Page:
We were speaking ahead of his speech to the London School of Economics on Wednesday, but he could have had a larger platform: a contest to lead the Labour party. Doesn’t he regret not staying in government, or having a shot at the top job? ‘If you’re going for prime minister, you have to want the job,’ he says. ‘And I don’t. I never have.’
This is what people have found hard to accept about Mr Milburn. He is bright, articulate, likeable and Blairite, and when he resigned in the summer of 2003 he had seemed to be an ideal contender for the throne. Rumours flew, and journalists were outside his door seeking scandal. They found none. He had, quite genuinely, stepped down to spend more time with his family. But when Mr Milburn discusses it, the family situation sounds a little more critical.
‘I was trying to balance a Cabinet job and life with a family 250 miles away. We took such huge steps to make it work, balancing this and balancing that. But in the end, it just didn’t work. Having tried to reconcile my family with a 24/7 Cabinet job, and failing, I had to make a choice. And I wasn’t going to lose my family. End of story.’ But he was reluctant to break the news to the Prime Minister.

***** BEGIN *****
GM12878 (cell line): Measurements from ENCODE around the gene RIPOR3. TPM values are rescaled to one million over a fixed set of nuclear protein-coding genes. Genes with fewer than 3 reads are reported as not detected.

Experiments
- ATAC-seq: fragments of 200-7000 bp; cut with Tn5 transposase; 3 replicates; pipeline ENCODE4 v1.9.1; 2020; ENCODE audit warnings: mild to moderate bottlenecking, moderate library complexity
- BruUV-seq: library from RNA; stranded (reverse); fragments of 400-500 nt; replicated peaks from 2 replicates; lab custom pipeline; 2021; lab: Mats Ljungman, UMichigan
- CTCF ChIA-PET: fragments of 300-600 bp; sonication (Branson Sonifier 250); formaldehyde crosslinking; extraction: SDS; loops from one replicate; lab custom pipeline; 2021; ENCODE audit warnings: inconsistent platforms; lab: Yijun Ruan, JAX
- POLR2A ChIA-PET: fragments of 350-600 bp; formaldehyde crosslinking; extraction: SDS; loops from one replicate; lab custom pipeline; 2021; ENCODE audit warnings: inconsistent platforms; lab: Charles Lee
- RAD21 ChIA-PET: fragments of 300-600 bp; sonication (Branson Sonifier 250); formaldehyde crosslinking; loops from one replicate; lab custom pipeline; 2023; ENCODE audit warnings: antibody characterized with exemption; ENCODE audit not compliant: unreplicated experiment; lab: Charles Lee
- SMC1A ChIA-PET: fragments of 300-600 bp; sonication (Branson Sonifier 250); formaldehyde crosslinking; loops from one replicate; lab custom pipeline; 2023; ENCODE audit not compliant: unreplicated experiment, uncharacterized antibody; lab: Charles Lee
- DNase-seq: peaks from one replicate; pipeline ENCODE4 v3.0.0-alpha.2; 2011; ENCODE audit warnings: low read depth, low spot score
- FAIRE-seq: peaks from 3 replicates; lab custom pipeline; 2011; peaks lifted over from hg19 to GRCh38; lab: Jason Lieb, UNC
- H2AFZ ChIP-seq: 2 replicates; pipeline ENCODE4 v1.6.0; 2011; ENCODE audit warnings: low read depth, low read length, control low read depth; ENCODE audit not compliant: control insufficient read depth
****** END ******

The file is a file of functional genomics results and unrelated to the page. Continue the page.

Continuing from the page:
‘It was the toughest conversation I’ve had, professionally, in my life. And I delayed having it, quite literally, for months on end. Like a lot of these things, you put it off and find a reason for not making the call or confronting the situation. But I did in the end.’ When he rejoined the Cabinet in September 2004 he says he ‘agreed to come back for a short period leading up to the election’. He quit on election night, for good.
While making an uneasy peace with Mr Brown, he accepts he will never be part of the clan. When I ask which ministers he rates, he laughs, as if being asked to administer a kiss of death. ‘Hmmm. Who could I really damage? Who could I give the black spot to?’ He offers no names. But his advice to them is to keep making the arguments, and keep the debate going.
The future, he says, will involve his staying as an MP and continuing to make speeches. He married Ruth Briel, his partner of 17 years, in the Rocky Mountains in January. ‘It was a bit of a slow burner,’ he says. ‘We had kids first and got married later.’ He is a little nostalgic for government. ‘I miss the health service. I miss being able to effect change. But on a personal basis, I’ve never been happier in my life.’
And Mr Brown, he believes, has more latitude because he can do what even Mr Blair could not get away with and the Tories would never dare. ‘Paradigm is an overused word, but I think something has shifted in society. The public want control in their lives, and they are usually ahead of politicians. The question is which party will satisfy this demand. And I’m in no doubt that the answer is Labour.’